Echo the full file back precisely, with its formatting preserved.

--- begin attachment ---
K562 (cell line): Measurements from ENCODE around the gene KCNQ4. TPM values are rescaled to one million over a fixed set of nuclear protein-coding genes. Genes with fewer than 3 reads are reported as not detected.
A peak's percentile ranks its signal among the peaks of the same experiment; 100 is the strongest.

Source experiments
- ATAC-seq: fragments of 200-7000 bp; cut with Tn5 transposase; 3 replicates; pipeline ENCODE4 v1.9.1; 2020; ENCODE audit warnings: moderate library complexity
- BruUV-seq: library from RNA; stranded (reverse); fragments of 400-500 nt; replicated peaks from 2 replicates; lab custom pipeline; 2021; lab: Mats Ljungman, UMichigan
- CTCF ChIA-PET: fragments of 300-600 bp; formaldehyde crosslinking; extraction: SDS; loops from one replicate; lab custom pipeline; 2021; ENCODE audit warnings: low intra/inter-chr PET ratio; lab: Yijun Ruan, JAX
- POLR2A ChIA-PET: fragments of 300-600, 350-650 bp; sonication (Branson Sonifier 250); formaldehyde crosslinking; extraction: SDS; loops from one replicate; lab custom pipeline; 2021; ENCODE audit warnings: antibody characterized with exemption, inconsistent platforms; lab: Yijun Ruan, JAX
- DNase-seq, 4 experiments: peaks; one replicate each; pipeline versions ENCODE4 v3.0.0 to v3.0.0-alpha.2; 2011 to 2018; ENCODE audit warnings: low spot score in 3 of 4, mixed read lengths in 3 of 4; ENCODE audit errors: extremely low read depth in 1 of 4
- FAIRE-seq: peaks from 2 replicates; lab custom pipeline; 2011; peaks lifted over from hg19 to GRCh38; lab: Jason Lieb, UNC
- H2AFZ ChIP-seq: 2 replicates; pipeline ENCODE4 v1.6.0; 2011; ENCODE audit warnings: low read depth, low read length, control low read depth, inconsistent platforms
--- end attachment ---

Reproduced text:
K562 (cell line): Measurements from ENCODE around the gene KCNQ4. TPM values are rescaled to one million over a fixed set of nuclear protein-coding genes. Genes with fewer than 3 reads are reported as not detected.
A peak's percentile ranks its signal among the peaks of the same experiment; 100 is the strongest.

Source experiments
- ATAC-seq: fragments of 200-7000 bp; cut with Tn5 transposase; 3 replicates; pipeline ENCODE4 v1.9.1; 2020; ENCODE audit warnings: moderate library complexity
- BruUV-seq: library from RNA; stranded (reverse); fragments of 400-500 nt; replicated peaks from 2 replicates; lab custom pipeline; 2021; lab: Mats Ljungman, UMichigan
- CTCF ChIA-PET: fragments of 300-600 bp; formaldehyde crosslinking; extraction: SDS; loops from one replicate; lab custom pipeline; 2021; ENCODE audit warnings: low intra/inter-chr PET ratio; lab: Yijun Ruan, JAX
- POLR2A ChIA-PET: fragments of 300-600, 350-650 bp; sonication (Branson Sonifier 250); formaldehyde crosslinking; extraction: SDS; loops from one replicate; lab custom pipeline; 2021; ENCODE audit warnings: antibody characterized with exemption, inconsistent platforms; lab: Yijun Ruan, JAX
- DNase-seq, 4 experiments: peaks; one replicate each; pipeline versions ENCODE4 v3.0.0 to v3.0.0-alpha.2; 2011 to 2018; ENCODE audit warnings: low spot score in 3 of 4, mixed read lengths in 3 of 4; ENCODE audit errors: extremely low read depth in 1 of 4
- FAIRE-seq: peaks from 2 replicates; lab custom pipeline; 2011; peaks lifted over from hg19 to GRCh38; lab: Jason Lieb, UNC
- H2AFZ ChIP-seq: 2 replicates; pipeline ENCODE4 v1.6.0; 2011; ENCODE audit warnings: low read depth, low read length, control low read depth, inconsistent platforms